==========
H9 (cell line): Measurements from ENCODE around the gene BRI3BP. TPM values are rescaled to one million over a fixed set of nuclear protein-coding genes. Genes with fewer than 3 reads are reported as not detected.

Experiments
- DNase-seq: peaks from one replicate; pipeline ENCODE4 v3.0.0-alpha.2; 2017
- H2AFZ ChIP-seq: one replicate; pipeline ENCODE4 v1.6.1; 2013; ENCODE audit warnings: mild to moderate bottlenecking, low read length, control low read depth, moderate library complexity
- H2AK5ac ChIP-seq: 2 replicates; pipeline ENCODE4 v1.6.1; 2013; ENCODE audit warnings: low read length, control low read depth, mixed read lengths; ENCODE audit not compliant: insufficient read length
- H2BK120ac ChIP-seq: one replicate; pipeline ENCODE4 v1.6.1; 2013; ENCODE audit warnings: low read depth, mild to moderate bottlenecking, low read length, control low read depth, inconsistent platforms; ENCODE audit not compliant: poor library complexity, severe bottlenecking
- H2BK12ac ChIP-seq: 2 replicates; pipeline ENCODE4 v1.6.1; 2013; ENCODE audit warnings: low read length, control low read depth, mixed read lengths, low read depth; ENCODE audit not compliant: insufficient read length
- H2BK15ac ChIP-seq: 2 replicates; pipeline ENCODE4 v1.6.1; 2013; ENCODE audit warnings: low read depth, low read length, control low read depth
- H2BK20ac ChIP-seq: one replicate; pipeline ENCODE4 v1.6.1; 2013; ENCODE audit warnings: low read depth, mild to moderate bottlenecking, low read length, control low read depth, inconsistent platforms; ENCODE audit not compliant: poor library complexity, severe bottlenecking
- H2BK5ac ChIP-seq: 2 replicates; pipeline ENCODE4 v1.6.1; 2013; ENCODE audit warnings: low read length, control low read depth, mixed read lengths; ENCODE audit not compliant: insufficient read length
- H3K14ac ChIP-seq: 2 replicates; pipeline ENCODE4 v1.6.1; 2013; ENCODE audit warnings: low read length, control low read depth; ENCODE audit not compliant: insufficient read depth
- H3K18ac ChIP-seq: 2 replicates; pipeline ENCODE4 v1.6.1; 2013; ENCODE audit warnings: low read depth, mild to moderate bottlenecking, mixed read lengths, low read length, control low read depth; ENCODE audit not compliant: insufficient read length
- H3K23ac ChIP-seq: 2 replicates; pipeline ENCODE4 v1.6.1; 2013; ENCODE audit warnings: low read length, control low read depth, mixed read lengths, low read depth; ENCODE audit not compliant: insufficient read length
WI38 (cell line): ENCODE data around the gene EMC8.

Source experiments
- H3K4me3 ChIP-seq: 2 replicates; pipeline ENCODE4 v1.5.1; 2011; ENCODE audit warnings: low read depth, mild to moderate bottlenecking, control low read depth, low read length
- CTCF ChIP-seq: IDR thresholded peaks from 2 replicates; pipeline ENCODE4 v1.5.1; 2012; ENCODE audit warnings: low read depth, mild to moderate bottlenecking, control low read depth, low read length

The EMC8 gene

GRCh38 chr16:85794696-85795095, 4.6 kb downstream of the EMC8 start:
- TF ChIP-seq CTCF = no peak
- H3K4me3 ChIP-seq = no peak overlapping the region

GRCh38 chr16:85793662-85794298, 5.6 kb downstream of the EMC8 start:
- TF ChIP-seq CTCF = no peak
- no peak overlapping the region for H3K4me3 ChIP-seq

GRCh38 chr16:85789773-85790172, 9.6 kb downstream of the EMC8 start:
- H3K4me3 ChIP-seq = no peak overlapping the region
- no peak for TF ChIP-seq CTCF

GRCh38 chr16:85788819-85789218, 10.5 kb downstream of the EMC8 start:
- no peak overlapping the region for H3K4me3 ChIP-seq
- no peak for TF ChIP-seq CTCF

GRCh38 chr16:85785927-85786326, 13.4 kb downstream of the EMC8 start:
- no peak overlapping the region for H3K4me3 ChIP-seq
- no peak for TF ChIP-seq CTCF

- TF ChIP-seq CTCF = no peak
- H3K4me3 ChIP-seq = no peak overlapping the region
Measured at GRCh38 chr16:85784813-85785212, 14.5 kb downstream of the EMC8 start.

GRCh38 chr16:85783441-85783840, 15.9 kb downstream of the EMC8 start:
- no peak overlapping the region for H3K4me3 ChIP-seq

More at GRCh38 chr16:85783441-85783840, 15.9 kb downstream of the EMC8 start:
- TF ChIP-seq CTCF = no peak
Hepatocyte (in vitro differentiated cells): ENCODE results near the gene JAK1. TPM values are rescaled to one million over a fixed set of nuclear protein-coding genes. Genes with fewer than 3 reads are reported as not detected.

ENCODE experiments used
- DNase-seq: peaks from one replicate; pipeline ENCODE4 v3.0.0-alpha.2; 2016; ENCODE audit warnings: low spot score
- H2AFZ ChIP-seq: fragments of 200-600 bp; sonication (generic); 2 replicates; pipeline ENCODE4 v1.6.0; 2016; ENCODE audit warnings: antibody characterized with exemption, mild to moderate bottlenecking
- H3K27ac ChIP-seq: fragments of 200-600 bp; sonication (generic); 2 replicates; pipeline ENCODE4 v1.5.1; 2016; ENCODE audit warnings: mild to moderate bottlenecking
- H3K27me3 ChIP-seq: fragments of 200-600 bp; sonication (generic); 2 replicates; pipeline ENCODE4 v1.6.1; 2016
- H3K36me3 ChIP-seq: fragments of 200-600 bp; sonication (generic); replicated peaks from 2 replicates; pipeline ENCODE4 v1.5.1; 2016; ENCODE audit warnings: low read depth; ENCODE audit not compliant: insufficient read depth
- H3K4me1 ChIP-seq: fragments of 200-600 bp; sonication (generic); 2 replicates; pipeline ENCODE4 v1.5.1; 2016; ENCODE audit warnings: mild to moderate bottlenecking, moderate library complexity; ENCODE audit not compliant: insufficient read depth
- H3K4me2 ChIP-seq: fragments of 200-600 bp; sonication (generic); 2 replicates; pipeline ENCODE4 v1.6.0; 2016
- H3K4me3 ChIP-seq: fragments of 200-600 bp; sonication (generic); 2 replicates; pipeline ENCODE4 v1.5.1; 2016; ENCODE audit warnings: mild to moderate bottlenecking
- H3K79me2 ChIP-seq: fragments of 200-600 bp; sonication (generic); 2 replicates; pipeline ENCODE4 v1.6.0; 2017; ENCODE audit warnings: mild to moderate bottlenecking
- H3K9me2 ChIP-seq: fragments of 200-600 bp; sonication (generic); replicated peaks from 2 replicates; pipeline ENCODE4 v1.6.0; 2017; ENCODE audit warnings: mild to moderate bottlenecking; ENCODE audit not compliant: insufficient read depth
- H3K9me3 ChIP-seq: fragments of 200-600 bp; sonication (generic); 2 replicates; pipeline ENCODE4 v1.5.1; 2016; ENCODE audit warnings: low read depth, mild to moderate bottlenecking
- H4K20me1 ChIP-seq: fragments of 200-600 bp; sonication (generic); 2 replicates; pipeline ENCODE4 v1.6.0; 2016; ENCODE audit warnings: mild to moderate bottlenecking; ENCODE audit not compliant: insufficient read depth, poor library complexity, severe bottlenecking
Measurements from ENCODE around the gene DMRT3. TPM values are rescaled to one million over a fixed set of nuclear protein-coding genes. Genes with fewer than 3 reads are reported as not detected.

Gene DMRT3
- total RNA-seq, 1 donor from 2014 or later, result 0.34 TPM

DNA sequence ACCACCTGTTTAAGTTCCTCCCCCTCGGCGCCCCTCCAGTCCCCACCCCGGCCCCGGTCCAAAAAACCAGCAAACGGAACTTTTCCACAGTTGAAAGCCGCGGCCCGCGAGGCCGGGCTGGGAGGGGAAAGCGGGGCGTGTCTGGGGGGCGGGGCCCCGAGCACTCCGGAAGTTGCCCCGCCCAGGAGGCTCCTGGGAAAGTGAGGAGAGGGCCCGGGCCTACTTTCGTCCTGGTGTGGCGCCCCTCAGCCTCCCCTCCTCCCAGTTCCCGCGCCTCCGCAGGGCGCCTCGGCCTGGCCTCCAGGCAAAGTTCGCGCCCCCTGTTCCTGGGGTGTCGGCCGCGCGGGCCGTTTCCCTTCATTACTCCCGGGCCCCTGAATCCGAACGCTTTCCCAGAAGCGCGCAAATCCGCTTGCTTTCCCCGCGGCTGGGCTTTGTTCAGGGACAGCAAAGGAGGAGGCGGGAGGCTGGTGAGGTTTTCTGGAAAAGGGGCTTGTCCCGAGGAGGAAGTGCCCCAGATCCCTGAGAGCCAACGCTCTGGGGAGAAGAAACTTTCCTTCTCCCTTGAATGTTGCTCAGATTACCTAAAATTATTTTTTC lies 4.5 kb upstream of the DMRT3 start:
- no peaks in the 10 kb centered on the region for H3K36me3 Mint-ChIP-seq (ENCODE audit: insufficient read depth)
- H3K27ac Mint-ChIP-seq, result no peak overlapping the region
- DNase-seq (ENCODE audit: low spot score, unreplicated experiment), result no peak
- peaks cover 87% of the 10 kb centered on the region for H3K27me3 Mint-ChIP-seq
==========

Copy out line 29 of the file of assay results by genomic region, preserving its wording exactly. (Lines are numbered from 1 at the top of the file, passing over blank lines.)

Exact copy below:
- no peak overlapping the region for H3K4me3 ChIP-seq